30 Games That Made Me Who I Am: 2003

There’s a fella named Jeff Vogel who’s been making indie, shoestring budget RPGs since the mid-’90s. He’s gotten kind of a bum rap lately because of his penchant for playing it way too safe — all his games are almost identical mechanically, his series tend to run for five or six games each, and he’s currently in the process of remaking his most famous series for the second time. Jeff’s an undeniably talented creator, though, a fact I became wise to the moment I played Exile III in the late ’90s.

I could have written this about any of Spiderweb Software’s games, to be honest, but I chose Geneforge 2… uh, mostly because nothing else of note really came out in 2003, so I wouldn’t have to bump any other games off this list. Also because it’s the best game in the Geneforge series!

Geneforge 2 is a huge RPG with a branching narrative, four different factions you can side with, deep dialogue trees with compelling characters, dozens of quests, a crafting system… Sound familiar yet? There’s nothing really separating this game or the series as a whole from all the big name, big budget fantasy RPGs out there — your Elder Scrolls or your Witchers — except that it looks like hot and heavy garbage.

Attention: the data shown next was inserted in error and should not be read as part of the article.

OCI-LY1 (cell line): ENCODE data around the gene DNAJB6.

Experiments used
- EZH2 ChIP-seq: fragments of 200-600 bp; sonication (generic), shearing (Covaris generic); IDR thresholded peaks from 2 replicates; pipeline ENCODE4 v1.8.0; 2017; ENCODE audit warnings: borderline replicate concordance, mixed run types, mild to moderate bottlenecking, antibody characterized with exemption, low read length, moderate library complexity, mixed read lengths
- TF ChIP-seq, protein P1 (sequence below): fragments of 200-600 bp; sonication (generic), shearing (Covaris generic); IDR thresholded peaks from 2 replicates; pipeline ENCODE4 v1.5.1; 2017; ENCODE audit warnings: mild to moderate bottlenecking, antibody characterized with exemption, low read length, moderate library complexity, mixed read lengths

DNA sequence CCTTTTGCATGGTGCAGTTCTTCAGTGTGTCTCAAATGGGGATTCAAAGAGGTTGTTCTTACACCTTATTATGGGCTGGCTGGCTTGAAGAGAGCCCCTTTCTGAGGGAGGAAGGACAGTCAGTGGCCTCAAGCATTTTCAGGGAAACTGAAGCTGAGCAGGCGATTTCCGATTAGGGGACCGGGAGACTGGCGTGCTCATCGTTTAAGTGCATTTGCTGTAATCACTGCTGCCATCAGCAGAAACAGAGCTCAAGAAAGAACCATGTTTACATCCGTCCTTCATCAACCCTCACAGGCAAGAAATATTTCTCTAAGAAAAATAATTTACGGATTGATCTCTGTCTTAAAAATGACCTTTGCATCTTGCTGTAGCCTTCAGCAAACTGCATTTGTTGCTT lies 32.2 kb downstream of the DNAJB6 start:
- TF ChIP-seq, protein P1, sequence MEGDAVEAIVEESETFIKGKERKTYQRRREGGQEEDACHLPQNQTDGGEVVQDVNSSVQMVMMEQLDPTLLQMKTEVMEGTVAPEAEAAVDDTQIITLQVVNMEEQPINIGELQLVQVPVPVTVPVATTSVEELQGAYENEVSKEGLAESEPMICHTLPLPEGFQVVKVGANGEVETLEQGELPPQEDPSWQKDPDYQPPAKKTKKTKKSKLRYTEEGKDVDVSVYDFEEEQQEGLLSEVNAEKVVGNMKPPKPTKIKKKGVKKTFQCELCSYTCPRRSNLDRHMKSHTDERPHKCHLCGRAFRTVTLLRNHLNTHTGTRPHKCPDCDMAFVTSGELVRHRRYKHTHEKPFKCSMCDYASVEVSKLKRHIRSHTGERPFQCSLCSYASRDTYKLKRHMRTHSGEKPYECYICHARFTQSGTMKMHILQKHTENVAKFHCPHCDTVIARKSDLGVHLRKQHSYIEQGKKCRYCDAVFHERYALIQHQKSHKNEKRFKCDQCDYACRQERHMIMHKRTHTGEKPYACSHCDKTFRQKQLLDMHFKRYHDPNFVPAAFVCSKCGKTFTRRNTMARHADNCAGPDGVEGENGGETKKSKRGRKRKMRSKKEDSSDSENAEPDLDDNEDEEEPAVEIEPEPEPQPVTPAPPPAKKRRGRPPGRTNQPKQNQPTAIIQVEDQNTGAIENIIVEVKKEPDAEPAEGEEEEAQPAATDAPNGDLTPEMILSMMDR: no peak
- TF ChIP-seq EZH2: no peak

For some people that might not matter. Others might need to excuse it as “old-school charm” or say “it makes you use your imagination!” but whatever gets you to stop judging the cover and get into the book, it’s worth it. This is one of those games that is beloved by just about everyone who’s ever played it, anyone who could see past how terrible it looks and dive in with an open mind.

I happen to think Geneforge is a better series than The Elder Scrolls or The Witcher. Whether you’d go that far or not, the takeaway from Geneforge 2 is that it doesn’t really matter what a game looks like, or how much it costs to make. It’s proof that you can make an incredible game out of the equivalent of toothpicks and duct tape, and that reality gives me some hope that maybe I can do the same.

It might not sound like a compliment to Jeff Vogel, but Geneforge showed me that anybody can make videogames.

So thanks, Jeff. (Please stop remaking Exile though.)







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